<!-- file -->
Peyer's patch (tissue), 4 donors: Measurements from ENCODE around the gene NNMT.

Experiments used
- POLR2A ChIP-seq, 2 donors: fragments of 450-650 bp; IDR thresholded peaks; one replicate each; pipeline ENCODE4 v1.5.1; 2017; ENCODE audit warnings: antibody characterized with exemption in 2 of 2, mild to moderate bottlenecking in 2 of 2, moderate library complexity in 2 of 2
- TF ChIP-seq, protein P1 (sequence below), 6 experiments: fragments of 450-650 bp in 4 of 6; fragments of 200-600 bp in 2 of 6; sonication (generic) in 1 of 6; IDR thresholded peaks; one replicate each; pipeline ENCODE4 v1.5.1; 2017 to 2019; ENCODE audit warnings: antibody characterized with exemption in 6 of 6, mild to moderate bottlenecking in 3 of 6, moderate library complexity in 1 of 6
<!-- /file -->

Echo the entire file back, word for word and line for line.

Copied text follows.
Peyer's patch (tissue), 4 donors: Measurements from ENCODE around the gene NNMT.

Experiments used
- POLR2A ChIP-seq, 2 donors: fragments of 450-650 bp; IDR thresholded peaks; one replicate each; pipeline ENCODE4 v1.5.1; 2017; ENCODE audit warnings: antibody characterized with exemption in 2 of 2, mild to moderate bottlenecking in 2 of 2, moderate library complexity in 2 of 2
- TF ChIP-seq, protein P1 (sequence below), 6 experiments: fragments of 450-650 bp in 4 of 6; fragments of 200-600 bp in 2 of 6; sonication (generic) in 1 of 6; IDR thresholded peaks; one replicate each; pipeline ENCODE4 v1.5.1; 2017 to 2019; ENCODE audit warnings: antibody characterized with exemption in 6 of 6, mild to moderate bottlenecking in 3 of 6, moderate library complexity in 1 of 6